Are Weddings No Longer Sacred?
- Tuesday, April 24, 2007
Focusing Your Ceremony Heavenward
In biblical covenants, symbolic actions were often used to demonstrate the significance of the event. When Joshua made a covenant he placed a stone under an oak tree so that all the people would see it and remember. Sometimes, sacrifices were offered as a symbol of a covenant (Exodus 24:5-8) or salt was used in a ritual to convey specific meaning.
Symbols that are carefully chosen can continue to carry significant meaning for your entire marriage. Something as simple as the stone I found this morning might be all you need to remind you of your commitment to God and each other. Or you might, like a friend of mine, choose a lump of coal as a symbol of God’s grace - as the coal is turned into a diamond, so too is your marriage with God’s help.
Consider your vows. Your vows too are symbols of something greater. Vows may be personal but not necessarily private - they involve the whole community. Marriage unites families; consequently, faithfulness to your promises will effect the entire family community. Hence, the church asks that you “utter aloud before God and these witnesses,” as an underscoring of the public nature of the event.
The social aspects of the promise cannot be ignored. Perhaps a simple symbolic gesture might be to include your guests to attest to your vows with a verbal response. You might even include a declaration that your guests sign at the end of the ceremony as witnesses to your promises. This simple act will forever remind you of the accountability you have to each other, family and community.
Emphasize worship. God is the primary witness to our covenant promise to each other. Of course, God is the ultimate example of covenant loyalty. Therefore, although our society says this is the bride’s day, in reality it is really God’s day. It is God who is honored when a man and woman commit themselves to loyalty and purity in their new life together. Simply translated, a wedding ceremony is in fact a worship ceremony.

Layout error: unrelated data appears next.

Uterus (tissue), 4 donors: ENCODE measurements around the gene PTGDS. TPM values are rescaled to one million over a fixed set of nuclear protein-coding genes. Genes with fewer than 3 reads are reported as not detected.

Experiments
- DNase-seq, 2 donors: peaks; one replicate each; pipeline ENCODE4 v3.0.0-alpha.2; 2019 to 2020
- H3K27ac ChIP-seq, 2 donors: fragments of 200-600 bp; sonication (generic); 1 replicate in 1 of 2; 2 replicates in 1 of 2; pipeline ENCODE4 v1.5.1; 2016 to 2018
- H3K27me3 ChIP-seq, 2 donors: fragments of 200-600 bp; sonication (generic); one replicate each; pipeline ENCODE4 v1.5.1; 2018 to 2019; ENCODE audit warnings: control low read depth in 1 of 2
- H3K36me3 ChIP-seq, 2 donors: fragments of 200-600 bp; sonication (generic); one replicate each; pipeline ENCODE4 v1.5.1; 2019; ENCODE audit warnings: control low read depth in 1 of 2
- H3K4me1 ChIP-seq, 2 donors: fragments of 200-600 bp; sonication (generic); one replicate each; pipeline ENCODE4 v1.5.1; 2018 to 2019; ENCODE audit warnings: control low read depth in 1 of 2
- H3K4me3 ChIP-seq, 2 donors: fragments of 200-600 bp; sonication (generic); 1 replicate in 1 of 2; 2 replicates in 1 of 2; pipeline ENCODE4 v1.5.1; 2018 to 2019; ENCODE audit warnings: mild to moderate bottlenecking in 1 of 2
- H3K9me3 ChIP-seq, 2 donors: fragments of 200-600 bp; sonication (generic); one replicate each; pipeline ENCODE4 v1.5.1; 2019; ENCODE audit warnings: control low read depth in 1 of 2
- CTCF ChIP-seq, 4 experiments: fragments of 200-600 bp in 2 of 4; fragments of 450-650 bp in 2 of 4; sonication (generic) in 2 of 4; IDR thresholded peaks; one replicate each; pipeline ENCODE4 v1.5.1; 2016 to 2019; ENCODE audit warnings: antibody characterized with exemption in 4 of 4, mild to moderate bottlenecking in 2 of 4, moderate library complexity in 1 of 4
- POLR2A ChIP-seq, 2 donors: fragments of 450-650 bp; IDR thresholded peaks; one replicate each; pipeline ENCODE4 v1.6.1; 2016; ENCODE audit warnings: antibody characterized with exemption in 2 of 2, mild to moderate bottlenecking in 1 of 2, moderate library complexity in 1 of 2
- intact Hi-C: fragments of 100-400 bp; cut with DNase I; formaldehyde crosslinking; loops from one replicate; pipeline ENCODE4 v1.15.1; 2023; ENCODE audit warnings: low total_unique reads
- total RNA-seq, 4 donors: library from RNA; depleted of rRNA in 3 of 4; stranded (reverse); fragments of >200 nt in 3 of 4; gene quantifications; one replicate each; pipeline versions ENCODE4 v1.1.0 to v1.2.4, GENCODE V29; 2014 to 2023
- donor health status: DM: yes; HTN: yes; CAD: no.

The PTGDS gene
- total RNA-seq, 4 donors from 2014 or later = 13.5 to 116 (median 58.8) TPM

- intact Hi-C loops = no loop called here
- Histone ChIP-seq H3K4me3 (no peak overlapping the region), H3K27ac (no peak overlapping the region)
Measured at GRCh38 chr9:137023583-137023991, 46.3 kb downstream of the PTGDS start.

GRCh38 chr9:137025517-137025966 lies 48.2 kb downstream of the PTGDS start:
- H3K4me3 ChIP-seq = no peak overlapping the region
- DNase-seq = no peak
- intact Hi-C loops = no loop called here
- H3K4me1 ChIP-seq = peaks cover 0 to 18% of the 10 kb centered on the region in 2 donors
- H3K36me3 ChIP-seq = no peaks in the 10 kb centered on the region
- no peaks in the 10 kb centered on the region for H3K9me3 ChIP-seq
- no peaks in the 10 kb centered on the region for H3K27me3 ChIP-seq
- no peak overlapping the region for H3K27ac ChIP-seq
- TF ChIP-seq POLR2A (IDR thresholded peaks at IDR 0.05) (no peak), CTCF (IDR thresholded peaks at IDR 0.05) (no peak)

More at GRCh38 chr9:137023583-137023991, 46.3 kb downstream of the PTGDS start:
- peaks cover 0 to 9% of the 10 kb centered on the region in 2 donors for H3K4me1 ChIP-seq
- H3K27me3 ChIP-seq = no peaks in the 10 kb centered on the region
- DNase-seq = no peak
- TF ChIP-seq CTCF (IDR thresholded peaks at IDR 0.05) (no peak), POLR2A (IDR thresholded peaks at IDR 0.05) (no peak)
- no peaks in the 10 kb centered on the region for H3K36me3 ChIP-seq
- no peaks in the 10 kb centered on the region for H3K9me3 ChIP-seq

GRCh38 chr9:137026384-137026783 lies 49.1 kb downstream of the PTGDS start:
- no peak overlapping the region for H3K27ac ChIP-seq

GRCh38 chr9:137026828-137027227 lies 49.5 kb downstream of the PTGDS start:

The most important consideration therefore, should be to examine every element of our ceremony to assure that it does not trivialize the significance of the covenant promise, relationship, or the worship. Music is one of the most powerful elements in worship. It can bring us to our feet or take us down on our knees. When choosing music for your ceremony, the overall sentiment should be one that represents or demonstrates Christ-like compassion and enduring love in a way that is appropriate and leads people to worship.
This does not mean that secular music cannot ever be chosen. There is plenty of poetry and other creative expression within the Bible that doesn’t directly mention Christ. But it does express the attitude of Christ’s love and loyalty - that is the key. If there is a secular song that is significant to the two of you that creatively symbolizes such expression, then use it.
Sacred Symbols from the Bible and Christian Tradition Ecclesiastes 4:12 illustrates that Christian marriage is about more than the union of one man and woman. “Though one may be overpowered, two can defend themselves. A cord of three strands is not quickly broken.” This passage teaches us that God performs a miracle in marriage, uniting us together with Him as one. The simple act of the bride and groom braiding a cord of three strands can be a sacred symbol of that union created on your wedding day. You may choose to incorporate a specific color for each strand. A gold strand can represent God at the center of your marriage. A purple strand may represent the groom -- the majesty of God as head over the husband. A white strand may represent the bride, as in the purity of the bride of Christ.
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